His first experience with Indian fights occurred when he was fourteen years of age, when he was in the employ of Simpson & Poole, noted emigrant guards and cattle drivers. These men were conducting two trains of emigrant wagons across the plains, the trains being about fifteen miles apart. Suddenly, when half way between these two trains, Simpson, Poole, and young Cody were attacked by a huge party of Indians armed with bows and arrow, who rushed upon them from an ambush. The white men, however, were equal for the emergency, and killing three mules, and arranging their bodies in a triangle, sheltered themselves behind these mules as a breastwork, from which they discharged their rifles at the Indians with delay effect, each shot telling. The Indians fired away with their bows and arrows, but produced more effect on the dead mules than upon the brace enemies behind them. Finally, the Indians, with an air of savage satisfaction, made up their minds to surround the mules and the white men, and to "starve the latter out," but this little game was blocked by the approach of the second emigrant train, whose appearance in the due time scared the redskins away and saved Buffalo Bill and his companions.

Although, perhaps, the best shot living, Cody is averse to the use of firearms save as a matter of necessity, believing in moral as well as mere physical courage. Once upon a time, a noted Arkansas desperado named Bill Price was "raising hell" in a sutler's shop, armed to the teeth, when Buffalo Bill, without any weapons save those which nature gave him, by his looks and manner overawed the ruffian and produced in a moment by his mere appearance peace out of chaos.


Though Democrats of the most pronounced type, with "no airs about them," and caring little for civilization, both Texas Jack and Buffalo Bill have met, in their adventures, some of the most noted of European aristocrats. Cody became a great friend of the Duke Alexis in his sporting tour out West, and has been highly thought of in the royal family of St. Petersberg, from whom he has received medals of distinction. Texas Jack has lately received as a souvenir a magnificent shotgun from his friend, the Earl of Dunraven, while not a few of our native American magnates, New York journalists, brokers, railroad officials, generals, etc., etc., have conceived a warm friendship for "the scouts of the prairie."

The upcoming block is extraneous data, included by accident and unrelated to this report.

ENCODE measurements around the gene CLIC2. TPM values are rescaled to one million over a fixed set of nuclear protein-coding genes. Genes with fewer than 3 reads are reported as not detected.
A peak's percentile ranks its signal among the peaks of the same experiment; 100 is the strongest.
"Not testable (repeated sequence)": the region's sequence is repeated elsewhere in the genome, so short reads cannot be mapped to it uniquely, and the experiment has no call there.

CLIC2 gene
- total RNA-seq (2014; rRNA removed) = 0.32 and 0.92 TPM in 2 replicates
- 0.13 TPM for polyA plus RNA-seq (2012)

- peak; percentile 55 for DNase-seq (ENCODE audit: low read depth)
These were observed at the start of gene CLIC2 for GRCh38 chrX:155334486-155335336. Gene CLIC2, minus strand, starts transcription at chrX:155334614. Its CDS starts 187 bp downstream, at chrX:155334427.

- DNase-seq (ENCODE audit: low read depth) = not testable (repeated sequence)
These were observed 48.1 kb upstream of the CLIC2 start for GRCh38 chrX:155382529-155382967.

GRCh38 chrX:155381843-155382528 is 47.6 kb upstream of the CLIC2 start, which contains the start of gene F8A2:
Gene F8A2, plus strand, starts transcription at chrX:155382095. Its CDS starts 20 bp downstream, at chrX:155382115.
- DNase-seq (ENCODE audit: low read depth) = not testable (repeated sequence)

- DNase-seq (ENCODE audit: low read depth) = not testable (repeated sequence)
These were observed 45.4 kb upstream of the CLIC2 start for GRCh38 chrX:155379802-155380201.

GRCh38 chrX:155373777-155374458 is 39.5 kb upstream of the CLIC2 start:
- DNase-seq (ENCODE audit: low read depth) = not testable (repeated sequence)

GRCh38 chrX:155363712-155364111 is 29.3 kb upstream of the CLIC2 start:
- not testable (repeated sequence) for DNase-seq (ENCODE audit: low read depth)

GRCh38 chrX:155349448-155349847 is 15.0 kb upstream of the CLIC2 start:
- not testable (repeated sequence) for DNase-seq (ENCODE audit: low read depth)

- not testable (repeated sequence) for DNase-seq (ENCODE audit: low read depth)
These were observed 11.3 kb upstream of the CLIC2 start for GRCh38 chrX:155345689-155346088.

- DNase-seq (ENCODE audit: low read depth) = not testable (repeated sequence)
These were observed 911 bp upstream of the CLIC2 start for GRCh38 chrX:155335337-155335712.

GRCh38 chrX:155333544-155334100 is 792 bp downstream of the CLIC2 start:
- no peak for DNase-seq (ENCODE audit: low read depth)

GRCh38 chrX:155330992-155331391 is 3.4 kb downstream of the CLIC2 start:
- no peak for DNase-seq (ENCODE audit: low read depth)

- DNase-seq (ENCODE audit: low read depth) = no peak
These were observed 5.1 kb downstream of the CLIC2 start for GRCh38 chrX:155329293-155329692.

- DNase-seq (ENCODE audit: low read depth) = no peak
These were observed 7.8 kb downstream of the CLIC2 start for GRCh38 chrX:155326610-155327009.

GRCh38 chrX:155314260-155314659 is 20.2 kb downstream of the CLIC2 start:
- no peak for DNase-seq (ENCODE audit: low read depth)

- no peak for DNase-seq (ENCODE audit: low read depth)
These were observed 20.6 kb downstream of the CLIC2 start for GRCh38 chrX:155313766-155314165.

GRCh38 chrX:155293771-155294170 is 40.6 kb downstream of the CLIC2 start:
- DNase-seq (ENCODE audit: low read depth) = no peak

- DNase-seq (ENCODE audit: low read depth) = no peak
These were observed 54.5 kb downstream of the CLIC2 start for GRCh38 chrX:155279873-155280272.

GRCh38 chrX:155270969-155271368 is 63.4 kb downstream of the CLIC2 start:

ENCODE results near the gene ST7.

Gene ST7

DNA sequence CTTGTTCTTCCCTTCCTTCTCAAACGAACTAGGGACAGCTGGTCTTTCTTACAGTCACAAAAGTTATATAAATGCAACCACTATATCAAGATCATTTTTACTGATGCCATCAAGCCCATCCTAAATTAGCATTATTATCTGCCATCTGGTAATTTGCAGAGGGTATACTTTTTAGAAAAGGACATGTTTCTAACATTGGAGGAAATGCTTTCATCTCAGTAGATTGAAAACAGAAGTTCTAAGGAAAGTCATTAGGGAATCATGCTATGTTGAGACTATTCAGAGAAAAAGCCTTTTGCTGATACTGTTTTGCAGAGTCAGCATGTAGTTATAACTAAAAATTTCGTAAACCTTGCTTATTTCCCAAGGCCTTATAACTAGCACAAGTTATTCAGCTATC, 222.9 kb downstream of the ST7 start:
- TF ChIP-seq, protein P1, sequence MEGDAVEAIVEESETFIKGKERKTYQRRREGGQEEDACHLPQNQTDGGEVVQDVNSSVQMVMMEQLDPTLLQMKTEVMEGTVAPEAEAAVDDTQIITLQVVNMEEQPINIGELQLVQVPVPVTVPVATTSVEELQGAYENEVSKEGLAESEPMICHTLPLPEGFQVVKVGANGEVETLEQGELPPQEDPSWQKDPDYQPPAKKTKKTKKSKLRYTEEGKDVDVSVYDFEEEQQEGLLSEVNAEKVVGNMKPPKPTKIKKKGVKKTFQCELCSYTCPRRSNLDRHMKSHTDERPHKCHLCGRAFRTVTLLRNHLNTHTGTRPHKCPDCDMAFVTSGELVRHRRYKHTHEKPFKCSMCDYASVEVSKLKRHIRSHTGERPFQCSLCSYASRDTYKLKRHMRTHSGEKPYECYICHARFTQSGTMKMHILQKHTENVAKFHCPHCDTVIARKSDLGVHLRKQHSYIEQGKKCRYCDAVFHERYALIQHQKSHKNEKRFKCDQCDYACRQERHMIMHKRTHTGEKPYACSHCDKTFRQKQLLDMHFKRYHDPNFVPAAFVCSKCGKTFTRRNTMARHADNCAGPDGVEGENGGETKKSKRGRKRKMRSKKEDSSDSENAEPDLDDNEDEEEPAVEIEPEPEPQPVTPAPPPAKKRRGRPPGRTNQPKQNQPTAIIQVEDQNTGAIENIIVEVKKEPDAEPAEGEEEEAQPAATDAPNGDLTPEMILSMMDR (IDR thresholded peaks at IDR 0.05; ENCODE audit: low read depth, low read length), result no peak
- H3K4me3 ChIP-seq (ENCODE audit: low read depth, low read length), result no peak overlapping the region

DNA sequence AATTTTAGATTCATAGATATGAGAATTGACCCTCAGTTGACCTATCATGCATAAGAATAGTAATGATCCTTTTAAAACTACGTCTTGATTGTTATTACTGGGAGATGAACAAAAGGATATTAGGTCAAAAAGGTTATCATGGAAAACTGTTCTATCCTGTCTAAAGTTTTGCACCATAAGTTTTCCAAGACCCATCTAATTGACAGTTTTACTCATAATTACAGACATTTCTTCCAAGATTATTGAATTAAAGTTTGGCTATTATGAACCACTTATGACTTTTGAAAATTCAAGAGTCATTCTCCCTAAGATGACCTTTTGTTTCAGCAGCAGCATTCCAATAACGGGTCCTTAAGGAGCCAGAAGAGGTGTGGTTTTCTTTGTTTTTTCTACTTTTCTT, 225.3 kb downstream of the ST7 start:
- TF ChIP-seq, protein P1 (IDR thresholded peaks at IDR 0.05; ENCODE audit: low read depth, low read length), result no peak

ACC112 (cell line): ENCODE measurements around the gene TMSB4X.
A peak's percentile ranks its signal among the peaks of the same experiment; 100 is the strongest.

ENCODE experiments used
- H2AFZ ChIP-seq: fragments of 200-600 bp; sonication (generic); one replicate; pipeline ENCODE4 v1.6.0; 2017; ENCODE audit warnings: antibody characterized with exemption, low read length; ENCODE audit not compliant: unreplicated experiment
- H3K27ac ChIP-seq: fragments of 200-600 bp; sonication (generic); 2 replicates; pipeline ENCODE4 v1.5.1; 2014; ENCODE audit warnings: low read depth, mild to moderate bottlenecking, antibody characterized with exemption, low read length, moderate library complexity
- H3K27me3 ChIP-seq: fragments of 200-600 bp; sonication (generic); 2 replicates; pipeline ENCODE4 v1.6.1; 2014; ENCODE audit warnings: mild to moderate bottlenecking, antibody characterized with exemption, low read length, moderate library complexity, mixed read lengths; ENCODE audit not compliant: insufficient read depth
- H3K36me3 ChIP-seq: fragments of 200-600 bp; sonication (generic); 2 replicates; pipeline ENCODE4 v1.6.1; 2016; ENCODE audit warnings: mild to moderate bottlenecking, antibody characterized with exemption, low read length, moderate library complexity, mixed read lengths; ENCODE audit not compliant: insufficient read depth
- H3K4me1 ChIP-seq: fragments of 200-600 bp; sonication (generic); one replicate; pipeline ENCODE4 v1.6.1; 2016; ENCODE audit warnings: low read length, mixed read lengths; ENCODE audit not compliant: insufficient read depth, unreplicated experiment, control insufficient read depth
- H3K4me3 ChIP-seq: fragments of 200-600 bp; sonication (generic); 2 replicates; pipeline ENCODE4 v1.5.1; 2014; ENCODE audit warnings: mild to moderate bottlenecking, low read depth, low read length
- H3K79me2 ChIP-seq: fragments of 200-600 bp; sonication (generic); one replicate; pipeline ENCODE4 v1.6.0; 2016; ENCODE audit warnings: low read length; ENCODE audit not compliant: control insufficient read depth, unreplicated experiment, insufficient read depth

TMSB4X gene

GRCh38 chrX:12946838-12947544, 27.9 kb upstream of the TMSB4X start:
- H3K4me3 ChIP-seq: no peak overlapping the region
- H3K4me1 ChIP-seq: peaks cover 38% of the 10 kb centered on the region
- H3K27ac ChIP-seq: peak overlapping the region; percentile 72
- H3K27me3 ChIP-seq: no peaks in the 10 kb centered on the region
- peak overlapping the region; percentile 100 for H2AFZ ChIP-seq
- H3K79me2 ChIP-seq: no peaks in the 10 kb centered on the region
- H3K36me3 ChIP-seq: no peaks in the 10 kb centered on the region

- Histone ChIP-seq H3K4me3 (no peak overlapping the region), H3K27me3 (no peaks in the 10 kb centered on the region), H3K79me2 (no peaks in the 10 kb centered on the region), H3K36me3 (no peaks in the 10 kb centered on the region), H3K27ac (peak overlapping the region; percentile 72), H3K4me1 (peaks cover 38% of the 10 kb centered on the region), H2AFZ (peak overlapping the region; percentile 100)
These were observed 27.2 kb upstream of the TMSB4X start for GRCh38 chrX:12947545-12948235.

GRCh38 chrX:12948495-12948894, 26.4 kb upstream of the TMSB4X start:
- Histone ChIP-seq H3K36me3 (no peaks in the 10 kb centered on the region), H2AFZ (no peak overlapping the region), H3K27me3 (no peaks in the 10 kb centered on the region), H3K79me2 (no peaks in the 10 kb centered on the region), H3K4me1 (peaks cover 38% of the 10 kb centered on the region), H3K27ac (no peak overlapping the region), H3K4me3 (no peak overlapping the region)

Among the trophies and curiosities of Buffalo Bill is a bridle of human hair—the hair being taken from the scalp of hostile Indians killed by this renowned hunter. One of his "chums" for years has been J.B. Hickok, otherwise called "Wild Bill," and described by his friend Buffalo Bill as a "fellow with about the worst temper and the best heart." "Wild Bill" has been killed so often in the western papers that he's lately published a card, under own signature, acknowledging his own death, hoping that this last will prove satisfactory. Buffalo Bill is a married man, and is very happy in his domestic relations. His wife was a Miss Frederici and is a very quiet and most estimable lady. He has several children, one of them a bright, daring boy, his father's pet, and called Kit Carson Junior. Amid all his wanderings, Mr. Cody has always cherished a strong attachment for his home, and thinks nothing of riding a hundred miles "to get at it" as soon as possible.